This is the night I used to dread as much as the night before the first student day. It wasn’t going back to work that was the problem. It was knowing what the weeks after Christmas break meant: test prep and the big push. In my former district, that’s what it was called: “the push.” We were tasked with writing push plans for the number of weeks between the first day back and the first day of the test; my final year of teaching, it was no longer called our “ten-week push plan” because there weren’t even ten full weeks’ worth of instructional days, so administration just called it our “push plan.” The entire district was scheduled for an in-service day because there was a large wrestling tournament held at the high school, and teachers used the day to write ten-week plans incorporating data, best practices, and the standards to get students ready for the tests. (No word on how losing an instructional day to a wrestling tournament helped student achievement, though.) Academic vocabulary and higher-order questions were the emphasis my final year. And, I would spend this night, the night before the first day back, fretting about the kids that I knew would not be ready, the instructional time lost to test prep, and all of the things I wanted to do with my students but was hesitant to do because of the tests.
Here’s the thing: the years that I spent using test prep materials and emphasizing test prep in my push plans turned out to be the lower test score years. In reality, my students’ test scores improved more during the years that I used novels and literature circles and journaling and creative writing and partner/group activities and the things that I wanted to do to inspire and engage students. The years that I made the test a part of our subconscious turned out to be better testing years. I was happier, my students were happier, and it just so happened that my administrators were happier when the numbers jumped. None of this surprised me, but nobody really wanted to hear the truth about what worked in my classroom.
When I taught in spite of the tests, when I had the data and the push plan in a folder on my desk but not in the forefront of my mind, my kids read more, wrote more, learned more, and understood more. The tests were just an afterthought and their higher scores were just one result instead of THE result.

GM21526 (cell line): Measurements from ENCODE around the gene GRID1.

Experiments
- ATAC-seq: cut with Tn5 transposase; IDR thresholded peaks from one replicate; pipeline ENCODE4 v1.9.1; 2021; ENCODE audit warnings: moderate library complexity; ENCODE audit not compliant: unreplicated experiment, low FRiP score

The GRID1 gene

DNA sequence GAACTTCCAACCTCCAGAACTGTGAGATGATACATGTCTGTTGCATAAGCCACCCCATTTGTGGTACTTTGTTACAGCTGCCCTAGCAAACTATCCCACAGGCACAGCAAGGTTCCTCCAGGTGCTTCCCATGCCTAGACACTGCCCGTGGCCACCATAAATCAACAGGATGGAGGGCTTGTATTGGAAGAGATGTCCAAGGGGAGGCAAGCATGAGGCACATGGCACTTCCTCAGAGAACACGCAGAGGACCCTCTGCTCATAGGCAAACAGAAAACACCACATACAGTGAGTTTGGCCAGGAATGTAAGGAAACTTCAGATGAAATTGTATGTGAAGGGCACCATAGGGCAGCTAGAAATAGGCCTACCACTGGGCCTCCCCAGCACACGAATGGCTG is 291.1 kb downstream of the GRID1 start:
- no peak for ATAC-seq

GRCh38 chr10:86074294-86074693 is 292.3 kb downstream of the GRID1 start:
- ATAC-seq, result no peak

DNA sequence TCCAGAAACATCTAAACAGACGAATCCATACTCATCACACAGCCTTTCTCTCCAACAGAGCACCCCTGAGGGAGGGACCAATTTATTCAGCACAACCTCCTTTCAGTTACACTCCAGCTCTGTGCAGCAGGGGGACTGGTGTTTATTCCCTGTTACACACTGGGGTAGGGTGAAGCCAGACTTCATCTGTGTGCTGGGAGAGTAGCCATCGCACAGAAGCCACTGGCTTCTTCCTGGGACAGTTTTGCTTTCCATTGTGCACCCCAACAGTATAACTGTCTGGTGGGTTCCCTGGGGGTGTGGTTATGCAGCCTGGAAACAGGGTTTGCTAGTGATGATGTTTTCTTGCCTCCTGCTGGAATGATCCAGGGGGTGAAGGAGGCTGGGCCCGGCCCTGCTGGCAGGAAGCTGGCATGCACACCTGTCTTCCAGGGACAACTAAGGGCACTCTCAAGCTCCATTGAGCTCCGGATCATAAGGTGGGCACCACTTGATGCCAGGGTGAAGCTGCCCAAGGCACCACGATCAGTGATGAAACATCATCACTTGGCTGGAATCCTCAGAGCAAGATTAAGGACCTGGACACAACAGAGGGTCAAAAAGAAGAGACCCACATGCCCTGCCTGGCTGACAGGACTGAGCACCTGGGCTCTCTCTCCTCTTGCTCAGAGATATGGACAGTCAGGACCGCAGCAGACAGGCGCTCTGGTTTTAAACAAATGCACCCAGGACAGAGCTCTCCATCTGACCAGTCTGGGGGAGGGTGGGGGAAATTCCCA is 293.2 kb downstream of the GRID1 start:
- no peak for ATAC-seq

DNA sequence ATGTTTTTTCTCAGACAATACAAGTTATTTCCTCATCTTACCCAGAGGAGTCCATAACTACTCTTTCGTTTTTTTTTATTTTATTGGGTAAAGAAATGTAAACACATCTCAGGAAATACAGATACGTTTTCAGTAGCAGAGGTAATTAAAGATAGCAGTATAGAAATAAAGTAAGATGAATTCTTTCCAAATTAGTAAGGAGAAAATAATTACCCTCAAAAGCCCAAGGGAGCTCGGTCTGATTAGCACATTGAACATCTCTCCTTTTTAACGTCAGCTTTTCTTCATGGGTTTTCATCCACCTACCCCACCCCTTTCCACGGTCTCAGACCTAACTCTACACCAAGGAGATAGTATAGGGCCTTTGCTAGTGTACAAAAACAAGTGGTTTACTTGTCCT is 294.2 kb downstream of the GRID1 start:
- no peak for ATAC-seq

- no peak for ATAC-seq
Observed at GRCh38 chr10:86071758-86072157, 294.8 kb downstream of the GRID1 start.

This won’t work for everyone. Teachers have administrators breathing down their necks, asking what they are doing to prepare students and how they are accomplishing the push, and demanding they show data that is aligned to all of the test prep materials and assessments. I didn’t throw my rebellion in anyone’s face; I just quietly did what I knew was best for my students and myself. It kept us sane in the midst of the testing madness.
Pledge to break out of the cookie-cutter testing mold this second semester. Dare to use engaging lessons and strategies. Invite creativity back into the classroom. I urge you to opt out of testing and to share opt-out information with parents. The least you can do is opt your students and yourself out of the test prep craziness. Do your students and yourself a favor and do what you know works. You know your students. You know what they need. After all, you are a professional.
Teachers know better than anyone what kids need, despite what many of the headlines and social media chatter have been saying lately. With all of the hashtag backlash after Arne Duncan’s ridiculous tweet and his online education discussion with a pop singer, it is time to start a new trend. What do teachers know? Here are some ideas to get you started:
#WeKnow kids need to be inspired
#WeKnow kids need the arts
#WeKnow kids need foreign language
#WeKnow kids need libraries
#WeKnow kids rely on school breakfast and lunch programs
#WeKnow technology is a tool and not a solution
#WeKnow the toxic effects of high-stakes testing
#WeKnow kids need local public schools
#WeKnow kids rely on school nurses and guidance counselors
#WeKnow education reform is not about kids
You may not keep your New Year’s resolutions. But, you can pledge to take back your classroom, to be the teacher you want to be, and to show everyone what teachers do, in fact, know about teaching. #WeKnow.